Cyberthreat Roundup: School Attacks, Social Media Hacks, and Janet Jackson Crashing your Computer

Kids are back in school, and summer is winding down, but ongoing cyberthreats remain a constant issue regardless of the season. From students to small business owners and just about everyone in between, identity theft, fraud, and other concerns related to modern digital life dominate headlines and cause understandable worry. In this post, we’ll examine a handful of the latest cybersecurity problems worth exploring to keep you informed and up to date. 

School Districts in the Crosshairs

Just in time for the start of the school year comes reports of a ransomware incident affecting one of the largest school districts in the US. The Los Angeles Unified School District was hit with a ransomware attack over Labor Day weekend. The district has nearly a half million students and over a thousand schools, making it the second largest district in the country. Administrators stated that they noticed suspicious network activity leading up to the attack before publicly announcing that a ransomware incident had occurred. The district released a statement saying that “while the District’s ability to intercept the attack by deactivating all our systems was the swift, decisive and prudent action to avoid catastrophic breach, the recovery from the disruption has proven more challenging than initially anticipated.”

A ransomware group called the Vice Society has claimed responsibility for this attack, and this group has a history of targeting educational institutions and related entities. This incident is alarming because of the amount of data stolen and its potential impact on students and staff now at risk for future fraud. The district took immediate steps to attempt to regain access to its systems, but ongoing issues still need to be completely resolved. Among these were challenges in resetting passwords that allow students and staff to access school district websites. The Department of Homeland Security, FBI, and local officials have all been involved in responding to the incident. Details of what specific data was compromised or a dollar amount for a ransom have not yet been revealed.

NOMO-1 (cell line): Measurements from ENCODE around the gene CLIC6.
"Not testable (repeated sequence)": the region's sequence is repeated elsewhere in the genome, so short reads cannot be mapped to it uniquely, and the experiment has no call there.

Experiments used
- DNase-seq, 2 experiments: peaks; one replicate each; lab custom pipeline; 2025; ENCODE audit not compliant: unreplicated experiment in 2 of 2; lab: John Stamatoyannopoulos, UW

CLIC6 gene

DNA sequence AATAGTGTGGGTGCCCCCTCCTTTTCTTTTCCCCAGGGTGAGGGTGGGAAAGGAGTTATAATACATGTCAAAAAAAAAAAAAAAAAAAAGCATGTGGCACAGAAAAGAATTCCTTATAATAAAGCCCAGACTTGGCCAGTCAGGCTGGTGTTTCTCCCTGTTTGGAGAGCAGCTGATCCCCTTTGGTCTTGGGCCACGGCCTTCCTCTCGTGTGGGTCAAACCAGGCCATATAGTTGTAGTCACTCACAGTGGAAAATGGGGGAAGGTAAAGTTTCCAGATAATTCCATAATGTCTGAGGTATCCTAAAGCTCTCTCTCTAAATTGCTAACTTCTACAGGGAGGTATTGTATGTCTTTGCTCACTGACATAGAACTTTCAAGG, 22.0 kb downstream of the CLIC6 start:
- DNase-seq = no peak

TikTok Denies Hack but Social Media Privacy Issues Remain

In other recent headlines is a disputed report that the popular social media platform TikTok had been hacked, potentially exposing information on billions of records. These reports started to surface around the first few days of September on data breach forums and Twitter, prompting TikTok to make a statement claiming that there was no evidence of a breach. Before this response, an individual posted screenshots of the stolen data in a forum and claimed to have taken 2 billion records from a TikTok database. TikTok disputes that this claim is authentic but has still encouraged users to change their passwords and enable two-factor authentication just to be safe. 

This incident, or alleged incident depending on who you believe, once again highlights the privacy issues inherent to virtually all of the major social media platforms. TikTok has been involved in a previous privacy scandal involving exposed user data from its parent company in China, so it’s difficult to blindly accept its claims that news of this recent breach is entirely false. Professional analysis of the supposed stolen data has proven inconclusive as well, meaning there really isn’t strong evidence on either side to know if the hack is authentic or if TikTok is trying to save face. Still, the incident demonstrates that social media remains a constant target because of the troves of data that the platforms hold on billions of users.